6. First of all thank you so much because for the past year your blog has been a life-saver and semi obsession! However I was wondering if you guys had an updated list for the traductores jurados. The 2014 list goes to a dead link and I cant find it on google.

    Thank you!

    Post a Reply
  7. For a study program in spain greater than 180 days, is utilizing an FBI channeler like the national background check acceptable for the visa process?

    Post a Reply
  8. Hey!

    The post is really good .

    I must say that this is really helpful for beginners .

    Yes, I agree with your words and suggest you that fingerprints must be taken carefully so that they are clean prints and you must fill in a fresh fingerprint card too.

    In theory I suppose that you could do all of this yourself but I would suggest that you go down to your local law enforcement office and get an expert fingerprint technician to do it for you. This should avoid any problems with the process.

    Thanks a lot for sharing this great info.

    Keep doing good work.
    God bless U!

    Post a Reply
  9. Hello, thank you for your excellent advice and tips!

    I dropped off all of the required paperwork for a long-term student visa, according to the Consulate of Spain’s NYC office which publishes a PDF set of guidelines. There is no mention of the “certificado de antecedentes penales along with an Apostille and a traducción jurada” and I didn’t submit any of that with any of the documentation. Now, I’m sweating and anxious. I thought I had done a very thorough check – why do some applications require the official translations but other visa applications do not?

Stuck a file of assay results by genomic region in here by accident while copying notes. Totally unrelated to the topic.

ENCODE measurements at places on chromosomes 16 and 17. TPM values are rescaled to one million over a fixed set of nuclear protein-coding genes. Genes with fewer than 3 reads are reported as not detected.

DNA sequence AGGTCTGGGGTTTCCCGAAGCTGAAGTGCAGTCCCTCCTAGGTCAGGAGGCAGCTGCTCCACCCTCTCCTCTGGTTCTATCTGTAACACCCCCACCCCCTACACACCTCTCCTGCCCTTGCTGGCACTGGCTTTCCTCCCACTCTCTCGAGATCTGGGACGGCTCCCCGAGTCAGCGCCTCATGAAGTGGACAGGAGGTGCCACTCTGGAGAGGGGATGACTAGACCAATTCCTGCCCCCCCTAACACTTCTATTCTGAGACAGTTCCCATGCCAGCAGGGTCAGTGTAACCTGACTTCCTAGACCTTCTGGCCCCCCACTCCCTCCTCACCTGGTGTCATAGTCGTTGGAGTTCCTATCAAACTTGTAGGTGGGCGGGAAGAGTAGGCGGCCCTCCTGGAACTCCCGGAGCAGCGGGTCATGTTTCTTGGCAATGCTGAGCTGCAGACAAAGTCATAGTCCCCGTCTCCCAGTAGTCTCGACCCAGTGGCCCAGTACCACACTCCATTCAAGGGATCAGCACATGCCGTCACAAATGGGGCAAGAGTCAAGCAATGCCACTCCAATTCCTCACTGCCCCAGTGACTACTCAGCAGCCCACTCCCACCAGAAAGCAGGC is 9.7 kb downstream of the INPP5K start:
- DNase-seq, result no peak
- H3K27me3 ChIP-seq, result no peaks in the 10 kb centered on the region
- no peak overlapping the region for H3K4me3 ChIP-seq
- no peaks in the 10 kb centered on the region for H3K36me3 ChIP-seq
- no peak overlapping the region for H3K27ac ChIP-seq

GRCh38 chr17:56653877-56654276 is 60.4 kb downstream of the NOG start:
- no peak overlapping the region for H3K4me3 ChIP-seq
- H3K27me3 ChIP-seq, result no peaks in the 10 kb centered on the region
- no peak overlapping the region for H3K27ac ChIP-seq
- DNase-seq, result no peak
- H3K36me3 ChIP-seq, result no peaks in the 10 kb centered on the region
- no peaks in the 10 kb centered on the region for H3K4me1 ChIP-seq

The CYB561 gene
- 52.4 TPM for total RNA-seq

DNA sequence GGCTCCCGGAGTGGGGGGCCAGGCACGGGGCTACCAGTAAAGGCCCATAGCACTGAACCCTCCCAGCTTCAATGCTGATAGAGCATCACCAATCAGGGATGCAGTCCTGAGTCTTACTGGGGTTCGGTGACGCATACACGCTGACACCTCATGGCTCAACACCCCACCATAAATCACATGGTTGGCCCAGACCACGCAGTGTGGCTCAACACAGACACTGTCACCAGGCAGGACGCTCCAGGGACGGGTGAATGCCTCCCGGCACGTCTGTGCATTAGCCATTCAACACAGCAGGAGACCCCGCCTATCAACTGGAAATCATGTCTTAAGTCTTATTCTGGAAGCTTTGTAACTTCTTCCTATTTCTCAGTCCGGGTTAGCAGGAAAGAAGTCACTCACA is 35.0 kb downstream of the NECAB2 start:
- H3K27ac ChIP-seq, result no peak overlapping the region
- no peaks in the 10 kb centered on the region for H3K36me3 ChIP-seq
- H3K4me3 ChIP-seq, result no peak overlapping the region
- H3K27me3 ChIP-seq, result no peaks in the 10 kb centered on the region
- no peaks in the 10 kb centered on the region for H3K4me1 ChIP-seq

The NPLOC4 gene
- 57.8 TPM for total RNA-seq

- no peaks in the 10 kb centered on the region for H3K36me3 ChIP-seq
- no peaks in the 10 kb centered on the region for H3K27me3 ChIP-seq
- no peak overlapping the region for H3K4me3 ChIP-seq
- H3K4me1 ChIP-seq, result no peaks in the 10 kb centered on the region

HCC Tokio Marine provided me a letter in Spanish that confirmed I purchased the required international travel insurance and my doctor provided me with two letters, one in Spanish, the other in English, stating that my health was fine. Now I’m worried that the FBI background clearance + apostille needed to be translated.

    What do you think…?

    Thank you,

    Post a Reply
    • Hi Lisa, even though the Spanish Foreign Minstry states that all consulates must have the same requirements, there is a large variation. Did you drop off and speak to an agent? If so, they’d have likely told you if anything was missing. We wouldn’t sweat until you receive an answer!

      Post a Reply